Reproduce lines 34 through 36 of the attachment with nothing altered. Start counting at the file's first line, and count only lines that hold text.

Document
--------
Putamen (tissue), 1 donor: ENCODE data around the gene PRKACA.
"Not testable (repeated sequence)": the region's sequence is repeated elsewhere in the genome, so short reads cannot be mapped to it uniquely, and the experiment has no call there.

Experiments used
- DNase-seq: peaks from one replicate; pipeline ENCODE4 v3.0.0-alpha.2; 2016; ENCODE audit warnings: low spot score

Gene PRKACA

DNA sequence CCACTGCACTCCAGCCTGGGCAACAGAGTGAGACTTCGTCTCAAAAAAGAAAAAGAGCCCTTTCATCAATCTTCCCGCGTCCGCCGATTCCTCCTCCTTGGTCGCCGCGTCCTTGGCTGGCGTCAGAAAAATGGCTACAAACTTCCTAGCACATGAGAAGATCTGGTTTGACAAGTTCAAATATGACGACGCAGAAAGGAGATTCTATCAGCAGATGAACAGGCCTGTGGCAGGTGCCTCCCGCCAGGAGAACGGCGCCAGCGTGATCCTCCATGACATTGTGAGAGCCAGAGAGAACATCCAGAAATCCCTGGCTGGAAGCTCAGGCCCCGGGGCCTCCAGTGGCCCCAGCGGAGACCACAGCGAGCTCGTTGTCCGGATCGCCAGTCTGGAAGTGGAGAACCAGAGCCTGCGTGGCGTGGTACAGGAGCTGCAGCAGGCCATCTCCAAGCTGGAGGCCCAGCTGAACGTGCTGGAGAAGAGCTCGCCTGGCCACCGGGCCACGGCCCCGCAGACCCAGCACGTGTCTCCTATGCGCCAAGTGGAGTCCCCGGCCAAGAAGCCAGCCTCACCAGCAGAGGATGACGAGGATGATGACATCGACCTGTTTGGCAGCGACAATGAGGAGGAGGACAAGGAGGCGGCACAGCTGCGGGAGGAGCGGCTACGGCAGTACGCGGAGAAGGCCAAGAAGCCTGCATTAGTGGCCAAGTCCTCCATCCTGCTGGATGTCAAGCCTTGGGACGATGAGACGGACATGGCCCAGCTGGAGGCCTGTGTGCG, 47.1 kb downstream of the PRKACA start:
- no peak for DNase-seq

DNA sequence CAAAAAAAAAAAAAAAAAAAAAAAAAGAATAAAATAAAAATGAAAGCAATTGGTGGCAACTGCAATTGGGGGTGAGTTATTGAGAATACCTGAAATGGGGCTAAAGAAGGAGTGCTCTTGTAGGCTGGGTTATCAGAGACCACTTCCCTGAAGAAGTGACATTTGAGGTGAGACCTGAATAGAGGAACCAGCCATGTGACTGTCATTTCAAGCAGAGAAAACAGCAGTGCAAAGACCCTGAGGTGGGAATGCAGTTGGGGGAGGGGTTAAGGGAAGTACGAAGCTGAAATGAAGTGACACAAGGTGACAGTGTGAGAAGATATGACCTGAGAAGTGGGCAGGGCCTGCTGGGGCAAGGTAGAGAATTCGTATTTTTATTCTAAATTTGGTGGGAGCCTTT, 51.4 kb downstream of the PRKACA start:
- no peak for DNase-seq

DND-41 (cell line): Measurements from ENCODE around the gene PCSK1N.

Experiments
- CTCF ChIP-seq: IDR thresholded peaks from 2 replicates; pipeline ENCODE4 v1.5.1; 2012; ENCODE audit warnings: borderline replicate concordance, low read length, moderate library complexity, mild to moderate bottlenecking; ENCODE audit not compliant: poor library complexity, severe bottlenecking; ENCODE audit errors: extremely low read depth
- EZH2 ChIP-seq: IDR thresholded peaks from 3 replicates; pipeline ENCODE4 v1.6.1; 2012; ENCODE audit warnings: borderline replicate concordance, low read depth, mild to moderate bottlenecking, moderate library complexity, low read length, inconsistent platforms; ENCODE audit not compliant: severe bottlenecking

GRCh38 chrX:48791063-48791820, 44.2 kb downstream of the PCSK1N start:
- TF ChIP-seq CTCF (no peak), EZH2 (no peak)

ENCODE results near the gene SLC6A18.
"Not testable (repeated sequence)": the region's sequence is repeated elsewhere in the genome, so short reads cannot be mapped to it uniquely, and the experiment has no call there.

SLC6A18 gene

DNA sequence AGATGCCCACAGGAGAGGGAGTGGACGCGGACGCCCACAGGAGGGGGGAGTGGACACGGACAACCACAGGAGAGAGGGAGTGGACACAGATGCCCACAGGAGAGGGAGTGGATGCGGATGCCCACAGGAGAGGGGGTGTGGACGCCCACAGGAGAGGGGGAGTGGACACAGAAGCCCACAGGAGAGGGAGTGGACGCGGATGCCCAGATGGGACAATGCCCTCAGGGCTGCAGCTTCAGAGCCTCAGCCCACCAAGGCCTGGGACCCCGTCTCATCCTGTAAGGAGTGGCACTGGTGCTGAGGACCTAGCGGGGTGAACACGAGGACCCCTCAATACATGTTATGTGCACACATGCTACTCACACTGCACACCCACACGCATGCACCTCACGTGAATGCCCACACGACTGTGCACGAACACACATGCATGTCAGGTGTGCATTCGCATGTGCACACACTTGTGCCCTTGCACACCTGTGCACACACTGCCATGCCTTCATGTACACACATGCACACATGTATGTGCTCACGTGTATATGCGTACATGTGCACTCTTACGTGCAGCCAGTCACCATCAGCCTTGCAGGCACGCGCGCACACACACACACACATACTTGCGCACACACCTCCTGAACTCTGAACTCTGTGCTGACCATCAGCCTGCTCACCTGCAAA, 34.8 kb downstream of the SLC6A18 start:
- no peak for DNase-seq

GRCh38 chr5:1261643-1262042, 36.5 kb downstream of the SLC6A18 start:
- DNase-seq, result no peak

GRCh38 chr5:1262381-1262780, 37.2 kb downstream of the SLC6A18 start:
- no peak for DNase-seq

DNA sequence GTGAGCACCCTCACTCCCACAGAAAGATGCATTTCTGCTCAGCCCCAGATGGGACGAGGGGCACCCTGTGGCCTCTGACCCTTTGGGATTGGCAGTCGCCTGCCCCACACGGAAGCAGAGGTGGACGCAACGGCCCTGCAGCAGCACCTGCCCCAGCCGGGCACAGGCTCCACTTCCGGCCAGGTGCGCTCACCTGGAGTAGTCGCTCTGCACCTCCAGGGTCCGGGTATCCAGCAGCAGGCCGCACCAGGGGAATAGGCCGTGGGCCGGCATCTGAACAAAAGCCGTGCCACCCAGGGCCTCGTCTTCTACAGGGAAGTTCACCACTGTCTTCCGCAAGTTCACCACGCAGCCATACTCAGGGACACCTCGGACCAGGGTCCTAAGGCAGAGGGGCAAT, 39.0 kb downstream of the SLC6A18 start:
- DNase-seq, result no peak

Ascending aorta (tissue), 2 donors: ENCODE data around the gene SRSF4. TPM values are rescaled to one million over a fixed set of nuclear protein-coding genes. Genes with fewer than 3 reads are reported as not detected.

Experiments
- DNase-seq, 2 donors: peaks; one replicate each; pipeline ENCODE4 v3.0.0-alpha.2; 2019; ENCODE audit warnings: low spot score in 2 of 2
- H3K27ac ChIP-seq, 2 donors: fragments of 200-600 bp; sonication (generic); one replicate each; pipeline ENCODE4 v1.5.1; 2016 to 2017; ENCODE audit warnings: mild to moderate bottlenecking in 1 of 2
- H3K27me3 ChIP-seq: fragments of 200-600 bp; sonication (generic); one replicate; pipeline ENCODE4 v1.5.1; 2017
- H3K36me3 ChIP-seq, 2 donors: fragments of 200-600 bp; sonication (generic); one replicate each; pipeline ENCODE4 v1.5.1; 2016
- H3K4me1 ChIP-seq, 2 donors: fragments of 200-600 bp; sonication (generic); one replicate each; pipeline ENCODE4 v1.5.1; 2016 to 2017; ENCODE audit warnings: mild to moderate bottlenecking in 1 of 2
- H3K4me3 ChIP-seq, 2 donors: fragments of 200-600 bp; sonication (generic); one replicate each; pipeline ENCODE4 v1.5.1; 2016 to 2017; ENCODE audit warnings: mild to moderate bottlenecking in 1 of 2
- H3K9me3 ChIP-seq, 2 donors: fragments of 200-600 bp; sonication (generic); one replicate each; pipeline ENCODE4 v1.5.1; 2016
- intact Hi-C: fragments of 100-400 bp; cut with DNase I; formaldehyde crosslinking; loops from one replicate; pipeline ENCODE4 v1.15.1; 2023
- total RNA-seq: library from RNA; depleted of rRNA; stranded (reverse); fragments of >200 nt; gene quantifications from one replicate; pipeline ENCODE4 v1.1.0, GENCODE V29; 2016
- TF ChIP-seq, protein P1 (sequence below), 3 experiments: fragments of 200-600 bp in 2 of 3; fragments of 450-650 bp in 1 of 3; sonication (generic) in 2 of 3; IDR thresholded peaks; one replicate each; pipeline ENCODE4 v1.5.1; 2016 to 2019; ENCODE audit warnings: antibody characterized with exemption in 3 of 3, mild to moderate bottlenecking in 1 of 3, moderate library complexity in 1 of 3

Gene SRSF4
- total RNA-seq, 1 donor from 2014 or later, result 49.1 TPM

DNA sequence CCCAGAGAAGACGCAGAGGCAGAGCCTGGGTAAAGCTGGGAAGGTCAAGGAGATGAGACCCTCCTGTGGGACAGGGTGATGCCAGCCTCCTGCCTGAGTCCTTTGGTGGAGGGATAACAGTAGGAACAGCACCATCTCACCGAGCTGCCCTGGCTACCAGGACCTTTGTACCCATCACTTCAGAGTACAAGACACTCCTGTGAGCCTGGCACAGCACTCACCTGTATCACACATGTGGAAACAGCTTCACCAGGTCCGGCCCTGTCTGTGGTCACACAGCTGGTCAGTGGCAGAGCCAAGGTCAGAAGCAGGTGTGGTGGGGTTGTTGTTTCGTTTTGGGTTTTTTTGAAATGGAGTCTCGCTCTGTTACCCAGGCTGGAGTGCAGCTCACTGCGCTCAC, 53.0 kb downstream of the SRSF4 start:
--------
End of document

- H3K4me3 ChIP-seq, 2 donors: fragments of 200-600 bp; sonication (generic); one replicate each; pipeline ENCODE4 v1.5.1; 2016 to 2017; ENCODE audit warnings: mild to moderate bottlenecking in 1 of 2
- H3K9me3 ChIP-seq, 2 donors: fragments of 200-600 bp; sonication (generic); one replicate each; pipeline ENCODE4 v1.5.1; 2016
- intact Hi-C: fragments of 100-400 bp; cut with DNase I; formaldehyde crosslinking; loops from one replicate; pipeline ENCODE4 v1.15.1; 2023